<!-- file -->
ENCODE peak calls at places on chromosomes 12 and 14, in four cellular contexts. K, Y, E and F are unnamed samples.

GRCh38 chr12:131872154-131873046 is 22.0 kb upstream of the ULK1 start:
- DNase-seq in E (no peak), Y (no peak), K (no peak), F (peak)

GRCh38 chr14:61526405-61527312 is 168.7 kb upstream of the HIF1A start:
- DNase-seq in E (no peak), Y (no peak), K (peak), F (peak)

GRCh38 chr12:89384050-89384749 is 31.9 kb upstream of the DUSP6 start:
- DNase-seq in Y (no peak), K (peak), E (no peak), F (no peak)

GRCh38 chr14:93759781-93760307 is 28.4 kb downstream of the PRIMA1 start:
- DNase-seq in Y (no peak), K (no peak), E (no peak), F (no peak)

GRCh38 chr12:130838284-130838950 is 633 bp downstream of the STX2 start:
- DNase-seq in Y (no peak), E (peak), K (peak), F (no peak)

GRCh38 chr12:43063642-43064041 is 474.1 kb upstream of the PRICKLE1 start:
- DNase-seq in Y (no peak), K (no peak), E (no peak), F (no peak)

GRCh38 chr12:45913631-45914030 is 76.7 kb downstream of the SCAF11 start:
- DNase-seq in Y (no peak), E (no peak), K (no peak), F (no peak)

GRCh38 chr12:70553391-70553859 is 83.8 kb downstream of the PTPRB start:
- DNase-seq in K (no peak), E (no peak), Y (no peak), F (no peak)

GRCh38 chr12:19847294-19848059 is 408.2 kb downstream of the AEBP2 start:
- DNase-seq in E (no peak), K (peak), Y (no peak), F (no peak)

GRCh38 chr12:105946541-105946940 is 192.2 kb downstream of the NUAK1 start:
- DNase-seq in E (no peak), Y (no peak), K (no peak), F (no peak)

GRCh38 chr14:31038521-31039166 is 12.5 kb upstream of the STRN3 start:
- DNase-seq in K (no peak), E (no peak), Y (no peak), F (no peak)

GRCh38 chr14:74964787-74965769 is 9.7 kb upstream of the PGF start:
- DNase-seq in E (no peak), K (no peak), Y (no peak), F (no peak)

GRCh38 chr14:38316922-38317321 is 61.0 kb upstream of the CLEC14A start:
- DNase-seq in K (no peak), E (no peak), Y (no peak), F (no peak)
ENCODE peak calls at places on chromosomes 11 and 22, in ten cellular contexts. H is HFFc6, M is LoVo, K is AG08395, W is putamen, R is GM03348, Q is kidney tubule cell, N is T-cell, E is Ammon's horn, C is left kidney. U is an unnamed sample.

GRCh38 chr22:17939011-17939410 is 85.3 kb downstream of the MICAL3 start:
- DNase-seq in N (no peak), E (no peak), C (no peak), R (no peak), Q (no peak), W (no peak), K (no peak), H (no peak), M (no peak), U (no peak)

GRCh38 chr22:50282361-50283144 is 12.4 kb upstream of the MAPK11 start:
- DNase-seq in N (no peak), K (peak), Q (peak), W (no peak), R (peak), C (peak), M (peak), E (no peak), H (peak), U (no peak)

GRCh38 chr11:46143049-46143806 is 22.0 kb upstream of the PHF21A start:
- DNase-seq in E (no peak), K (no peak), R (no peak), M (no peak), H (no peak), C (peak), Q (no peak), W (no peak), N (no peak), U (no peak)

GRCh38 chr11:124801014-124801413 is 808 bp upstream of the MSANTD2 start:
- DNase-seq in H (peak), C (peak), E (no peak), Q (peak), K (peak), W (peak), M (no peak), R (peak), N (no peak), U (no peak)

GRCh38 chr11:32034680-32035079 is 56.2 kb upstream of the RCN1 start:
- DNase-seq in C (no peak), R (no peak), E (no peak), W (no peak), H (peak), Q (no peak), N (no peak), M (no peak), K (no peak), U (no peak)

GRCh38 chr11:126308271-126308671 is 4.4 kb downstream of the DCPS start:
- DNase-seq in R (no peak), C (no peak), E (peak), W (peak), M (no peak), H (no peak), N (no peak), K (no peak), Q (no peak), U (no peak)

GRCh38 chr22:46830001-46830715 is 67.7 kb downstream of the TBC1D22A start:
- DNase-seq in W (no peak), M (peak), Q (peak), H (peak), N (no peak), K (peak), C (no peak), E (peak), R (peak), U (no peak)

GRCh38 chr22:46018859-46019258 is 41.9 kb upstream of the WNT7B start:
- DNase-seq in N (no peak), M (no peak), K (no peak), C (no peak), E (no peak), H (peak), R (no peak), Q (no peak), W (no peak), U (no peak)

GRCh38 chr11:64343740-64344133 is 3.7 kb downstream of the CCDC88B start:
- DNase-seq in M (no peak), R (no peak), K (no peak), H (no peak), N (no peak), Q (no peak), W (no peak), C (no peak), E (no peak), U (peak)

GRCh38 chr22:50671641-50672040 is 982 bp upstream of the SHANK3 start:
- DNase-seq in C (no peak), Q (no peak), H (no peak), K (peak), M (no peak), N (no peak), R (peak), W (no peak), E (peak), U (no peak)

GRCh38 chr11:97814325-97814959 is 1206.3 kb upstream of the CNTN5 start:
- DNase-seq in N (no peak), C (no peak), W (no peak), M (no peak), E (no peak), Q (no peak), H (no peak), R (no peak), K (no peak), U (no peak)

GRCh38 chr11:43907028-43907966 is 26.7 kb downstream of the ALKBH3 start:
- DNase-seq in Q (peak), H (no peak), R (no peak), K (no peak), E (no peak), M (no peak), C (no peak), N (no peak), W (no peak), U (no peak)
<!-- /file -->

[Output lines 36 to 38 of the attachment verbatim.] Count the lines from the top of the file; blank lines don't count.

- DNase-seq in H (peak), C (peak), E (no peak), Q (peak), K (peak), W (peak), M (no peak), R (peak), N (no peak), U (no peak)

GRCh38 chr11:32034680-32035079 is 56.2 kb upstream of the RCN1 start:
- DNase-seq in C (no peak), R (no peak), E (no peak), W (no peak), H (peak), Q (no peak), N (no peak), M (no peak), K (no peak), U (no peak)